UN Rwanda and partners launched a joint Disability Inclusion Initiative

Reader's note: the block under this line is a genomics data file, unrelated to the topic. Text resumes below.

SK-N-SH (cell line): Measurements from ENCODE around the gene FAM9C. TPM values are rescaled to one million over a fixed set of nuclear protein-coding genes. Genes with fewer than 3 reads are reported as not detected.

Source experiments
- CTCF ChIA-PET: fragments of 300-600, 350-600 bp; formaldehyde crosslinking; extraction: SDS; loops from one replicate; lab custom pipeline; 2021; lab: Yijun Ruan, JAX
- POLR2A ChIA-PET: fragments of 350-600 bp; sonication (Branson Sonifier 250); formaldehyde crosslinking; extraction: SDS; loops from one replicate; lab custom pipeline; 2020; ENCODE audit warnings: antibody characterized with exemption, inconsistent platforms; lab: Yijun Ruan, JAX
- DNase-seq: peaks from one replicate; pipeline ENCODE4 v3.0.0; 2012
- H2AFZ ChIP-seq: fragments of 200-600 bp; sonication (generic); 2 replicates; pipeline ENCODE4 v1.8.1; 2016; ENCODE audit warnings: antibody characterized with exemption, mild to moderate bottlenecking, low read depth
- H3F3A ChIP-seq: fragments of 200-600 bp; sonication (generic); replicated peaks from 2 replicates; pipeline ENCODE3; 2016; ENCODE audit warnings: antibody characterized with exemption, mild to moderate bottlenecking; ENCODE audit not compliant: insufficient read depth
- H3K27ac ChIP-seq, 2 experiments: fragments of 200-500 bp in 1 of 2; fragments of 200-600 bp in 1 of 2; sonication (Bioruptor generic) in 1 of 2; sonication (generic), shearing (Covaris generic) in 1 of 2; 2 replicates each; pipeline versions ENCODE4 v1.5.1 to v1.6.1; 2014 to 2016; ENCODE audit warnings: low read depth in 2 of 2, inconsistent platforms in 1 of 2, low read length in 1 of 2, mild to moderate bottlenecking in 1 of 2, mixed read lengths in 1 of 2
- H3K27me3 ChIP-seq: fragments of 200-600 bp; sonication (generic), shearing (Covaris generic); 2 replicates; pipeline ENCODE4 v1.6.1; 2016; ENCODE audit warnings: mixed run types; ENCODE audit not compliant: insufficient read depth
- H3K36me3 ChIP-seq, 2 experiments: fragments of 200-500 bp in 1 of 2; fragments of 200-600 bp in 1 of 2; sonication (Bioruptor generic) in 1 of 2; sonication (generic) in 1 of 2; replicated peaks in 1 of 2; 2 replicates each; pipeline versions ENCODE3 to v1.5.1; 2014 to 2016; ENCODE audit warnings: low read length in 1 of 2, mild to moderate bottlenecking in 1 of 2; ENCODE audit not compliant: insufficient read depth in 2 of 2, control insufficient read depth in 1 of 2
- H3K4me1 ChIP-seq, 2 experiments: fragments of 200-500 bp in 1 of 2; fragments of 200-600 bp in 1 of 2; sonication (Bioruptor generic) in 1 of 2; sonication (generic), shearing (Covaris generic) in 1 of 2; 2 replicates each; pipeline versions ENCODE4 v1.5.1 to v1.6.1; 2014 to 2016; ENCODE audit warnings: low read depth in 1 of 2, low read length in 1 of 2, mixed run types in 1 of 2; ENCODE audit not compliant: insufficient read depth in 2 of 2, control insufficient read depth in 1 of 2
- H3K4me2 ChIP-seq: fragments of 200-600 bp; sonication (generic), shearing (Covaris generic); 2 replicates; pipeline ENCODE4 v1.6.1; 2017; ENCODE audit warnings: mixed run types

On 30th November 2020, the One UN Rwanda, the UNDP, the National Council of Persons with Disabilities (NCP), and other partners, in partnership with HVP Gatagara launched a disability inclusion initiative to promote innovative learning for children with disabilities. The initiative aims at empowering persons with disabilities in Rwanda for them to achieve their full potential. The launch of this initiative took place at HVP Gatagara which is the main rehabilitation Center in the Country. It is part of the celebration of the International Day of Persons with Disabilities celebrated every December. The initiative echoes this year’s theme “Building back better: toward a disability-inclusive, accessible and sustainable post-COVID-19 world.” Introduction of smart boards and internet in HVP Gatagara schools On the occasion, UNDP partnered with Liquid Telecom to provide 10 smart boards to HVP Gatagara schools as well as free internet as a way of scaling up the smart classroom* promoted by the Government of Rwanda. The Director of HVP Gatagara, Frere Kizito Misago said that smart boards and internet connectivity are of great importance for both the children with disabilities and their teachers. “As technology advances, people with disabilities should not be excluded. We are appreciative of this support because the internet will help children and teachers to do research on various subjects and stay connected,” said Kizito adding that “When teachers use a chalk-board, children, especially those with mental health problems are distracted; the smart boards are the right tools do tackle this issue for students will be more attentive and curious to follow their teacher.” Frere Kizito commended the continued support of UN agencies, especially UNDP to promote disability inclusion and ensure that rights of persons with disability are respected and protected. Speaking at the occasion, Mr. Maxwell Gomera, the UNDP Resident Representative in Rwanda echoed Frere Kizito’s statement on how these innovative tools are going to positively impact on education of children with disabilities. “Being connected can make a difference in the lives of Rwandans living with disabilities in the way they access broadband, they access the education materials. So, I am pleased that together with Liquid Telecom, we are committing to provide access to the benefits of the internet to children at HVP Gatagara,"said Mr. Gomera. With the support of the Rwanda Education Board, the smart boards will enable easier access to national curricula online modules hence ensuring equitable access to education for all particularly students with disabilities. Children with disabilities require not only adapted learning tools but also ensuring that these children basic needs are duly catered for. Therefore, through the disability inclusion initiative, UNFPA Rwanda handed over 3000 sanitary pads to HVP Gatagara to ensure adequate menstrual hygiene and improved access to sanitation for young girls with disabilities. Overall, the disability inclusion initiative calls on different stakeholders mainly the public sector, the private sector, civil society organizations, development partners and the UN in Rwanda to contribute towards decent living conditions for persons with disabilities. It is also calling for innovative partnerships bringing together the comparative advantage of each actor to find sustainable solutions for the empowerment of persons with disabilities. The UN Resident Coordinator Dr. Fode Ndiaye commended the Government of Rwanda and National Council for People with Disabilities for remarkable efforts in promoting inclusion. He reiterated UN’s support to ensure that disability inclusion is promoted trough all development sectors, national policies and strategies. “I strongly believe that this could build better citizen, making sure people have access to equal opportunities and contribute better to social and economic development of their country. We will continue to work with the government and support the required frameworks to ensure that the rights of people with disabilities are respected and promoted,” said the UN Resident Coordinator, Mr. Fode Ndiaye. Globally, persons with disabilities constitute around 15% of the population which should not be left behind to achieve the Agenda 2030 for sustainable development. * A smart classroom is a technology-enhanced classroom that foster opportunities for teaching and learning by integrating learning technology, such as computers and interactive screens, specialized software, audience response technology, assistive listening devices, networking, and audio-visual capabilities. In a smart classroom, a black/green chalk-board is replaced by an interactive white screen on which teachers and students write using a specific pen or a finger.